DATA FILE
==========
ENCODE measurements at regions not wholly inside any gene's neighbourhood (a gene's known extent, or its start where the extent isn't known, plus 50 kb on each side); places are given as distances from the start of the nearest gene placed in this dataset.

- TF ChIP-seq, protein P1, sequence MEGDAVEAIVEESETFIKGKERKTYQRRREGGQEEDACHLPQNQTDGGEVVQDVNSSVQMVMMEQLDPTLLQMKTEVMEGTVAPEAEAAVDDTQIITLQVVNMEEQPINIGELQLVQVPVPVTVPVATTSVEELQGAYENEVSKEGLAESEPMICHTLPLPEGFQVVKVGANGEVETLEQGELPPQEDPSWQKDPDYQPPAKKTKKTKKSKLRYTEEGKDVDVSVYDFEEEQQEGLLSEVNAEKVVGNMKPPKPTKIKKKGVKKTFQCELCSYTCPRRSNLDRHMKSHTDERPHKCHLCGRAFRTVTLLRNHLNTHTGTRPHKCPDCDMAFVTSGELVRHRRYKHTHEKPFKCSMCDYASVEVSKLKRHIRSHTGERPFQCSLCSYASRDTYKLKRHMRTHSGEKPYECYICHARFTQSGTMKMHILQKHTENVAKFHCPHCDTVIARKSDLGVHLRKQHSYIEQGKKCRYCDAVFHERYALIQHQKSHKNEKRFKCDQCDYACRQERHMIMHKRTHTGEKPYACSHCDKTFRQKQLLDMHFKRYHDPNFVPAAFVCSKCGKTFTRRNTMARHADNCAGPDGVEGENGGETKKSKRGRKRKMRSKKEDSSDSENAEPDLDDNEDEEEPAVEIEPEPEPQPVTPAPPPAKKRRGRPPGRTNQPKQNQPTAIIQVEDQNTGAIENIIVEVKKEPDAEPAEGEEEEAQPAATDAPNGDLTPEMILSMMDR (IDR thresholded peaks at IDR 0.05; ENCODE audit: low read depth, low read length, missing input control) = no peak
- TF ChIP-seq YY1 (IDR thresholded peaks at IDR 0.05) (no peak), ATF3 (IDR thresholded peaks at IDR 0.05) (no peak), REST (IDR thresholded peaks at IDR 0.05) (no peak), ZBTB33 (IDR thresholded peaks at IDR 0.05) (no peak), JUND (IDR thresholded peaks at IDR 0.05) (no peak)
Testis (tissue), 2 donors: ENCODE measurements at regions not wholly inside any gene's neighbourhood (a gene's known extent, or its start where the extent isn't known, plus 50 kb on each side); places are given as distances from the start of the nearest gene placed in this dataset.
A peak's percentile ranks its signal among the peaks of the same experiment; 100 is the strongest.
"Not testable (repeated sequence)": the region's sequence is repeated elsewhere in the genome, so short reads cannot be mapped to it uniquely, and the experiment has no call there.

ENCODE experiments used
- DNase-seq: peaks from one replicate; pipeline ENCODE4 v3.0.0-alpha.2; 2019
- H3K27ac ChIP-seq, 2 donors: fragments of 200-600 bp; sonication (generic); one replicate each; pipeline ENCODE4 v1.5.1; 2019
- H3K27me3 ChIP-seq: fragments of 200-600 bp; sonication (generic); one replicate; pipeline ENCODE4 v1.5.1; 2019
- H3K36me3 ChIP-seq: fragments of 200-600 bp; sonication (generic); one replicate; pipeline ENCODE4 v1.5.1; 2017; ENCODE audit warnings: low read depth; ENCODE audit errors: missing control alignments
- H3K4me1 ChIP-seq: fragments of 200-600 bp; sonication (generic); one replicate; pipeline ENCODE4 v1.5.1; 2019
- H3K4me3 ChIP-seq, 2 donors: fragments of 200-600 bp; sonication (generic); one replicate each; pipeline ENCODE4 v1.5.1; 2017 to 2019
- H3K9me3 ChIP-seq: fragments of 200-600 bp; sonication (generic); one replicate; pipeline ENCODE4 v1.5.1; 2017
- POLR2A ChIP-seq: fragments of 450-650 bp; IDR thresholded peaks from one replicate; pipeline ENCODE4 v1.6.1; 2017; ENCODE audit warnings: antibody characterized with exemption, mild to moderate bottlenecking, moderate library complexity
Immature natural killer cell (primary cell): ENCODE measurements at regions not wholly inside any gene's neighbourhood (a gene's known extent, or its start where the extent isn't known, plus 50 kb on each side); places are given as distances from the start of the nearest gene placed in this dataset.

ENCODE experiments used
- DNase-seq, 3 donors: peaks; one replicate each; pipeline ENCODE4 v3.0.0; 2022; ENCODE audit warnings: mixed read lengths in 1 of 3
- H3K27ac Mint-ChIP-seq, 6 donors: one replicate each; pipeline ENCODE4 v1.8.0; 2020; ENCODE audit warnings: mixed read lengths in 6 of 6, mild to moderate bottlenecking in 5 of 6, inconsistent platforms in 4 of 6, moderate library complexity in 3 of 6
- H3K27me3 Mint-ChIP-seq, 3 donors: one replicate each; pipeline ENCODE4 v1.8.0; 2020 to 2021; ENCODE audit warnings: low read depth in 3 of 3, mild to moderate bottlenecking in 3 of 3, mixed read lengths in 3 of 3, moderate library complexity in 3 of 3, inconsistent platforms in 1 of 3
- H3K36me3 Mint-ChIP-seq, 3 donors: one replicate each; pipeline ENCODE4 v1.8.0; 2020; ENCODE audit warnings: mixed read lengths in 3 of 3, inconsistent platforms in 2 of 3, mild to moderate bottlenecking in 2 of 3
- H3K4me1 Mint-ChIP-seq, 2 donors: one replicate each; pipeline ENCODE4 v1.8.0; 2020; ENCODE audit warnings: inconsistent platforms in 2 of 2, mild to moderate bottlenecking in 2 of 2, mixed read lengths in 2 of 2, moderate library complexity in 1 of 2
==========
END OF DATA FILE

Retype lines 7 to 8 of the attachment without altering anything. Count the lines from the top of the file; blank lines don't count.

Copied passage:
ENCODE experiments used
- DNase-seq: peaks from one replicate; pipeline ENCODE4 v3.0.0-alpha.2; 2019